FIG. 2 illustrates the hardware necessary to implement the memory card selection scheme of the present invention. The starting address corresponding to the slots in the memory backplane are numbered as slots 1-8. The slots are consecutive in the stated order (i.e. 1-8), in that the computer system assigns addresses to the memory installed in those slots in consecutive order. For instance, if 64 MB boards are inserted in slots 1 and 2, the computer will assign the first 64M (where M=106) consecutive addresses to the memory slot 1 and the second consecutive 64M addresses to the memory in slot 2.
The two bit codes which the memory controller scanned at initialization time serve a second purpose in addition to allowing the memory controller to size the memory. It allows the system to determine the beginning address of each slot and assign to each memory card an X-bit code (where X is a value as explained below) representing the starting address. The system also assigns an X-bit ending address which represents the highest address in the last slot and therefore the last address in the backplane. The board selection scheme uses these X-bit starting addresses (and ending address) to compare them to the currently requested memory address for servicing a computer memory operation in order to determine which slot contains the data for the requested address. The starting address for each board and the ending address of the last board are stored in a scan register 22. The addresses are fed from the scan register 22 to nine X-bit comparators 25. When a memory address is requested, the leftmost X-bits of the requested address are compared with the starting addresses of the slots. As will be described in greater detail, eight of the comparators indicate if the top X-bits of the requested memory address are less than the starting address of the associated memory slot or, alternatively, greater than or equal to the associated starting address. The ninth comparator indicates if the top X-bits of the requested memory address are less than or equal to the ending address, or, alternatively, greater than the ending address. The results of the comparisons are then ANDed in a manner such that the output of only one of the AND gates 29 will be a 1 thereby defining which slot contains the data for the requested address.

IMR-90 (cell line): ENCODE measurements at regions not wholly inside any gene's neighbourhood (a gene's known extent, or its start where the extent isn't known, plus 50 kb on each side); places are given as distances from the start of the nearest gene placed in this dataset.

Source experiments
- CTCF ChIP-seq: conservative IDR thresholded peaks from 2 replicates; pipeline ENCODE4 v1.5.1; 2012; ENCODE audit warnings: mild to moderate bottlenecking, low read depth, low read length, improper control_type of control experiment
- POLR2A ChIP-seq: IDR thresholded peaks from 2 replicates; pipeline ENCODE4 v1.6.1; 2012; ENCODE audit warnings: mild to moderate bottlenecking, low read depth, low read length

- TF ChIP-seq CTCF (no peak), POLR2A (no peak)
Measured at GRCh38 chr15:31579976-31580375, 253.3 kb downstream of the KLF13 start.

The number X is chosen such that X=n+m-p, where:
2P =the minimum amount of memory bytes which can be contained on a memory card,
n=the number of bits in the memory addresses in the computer system, and
2m bytes=the number of bytes accessed by a memory address.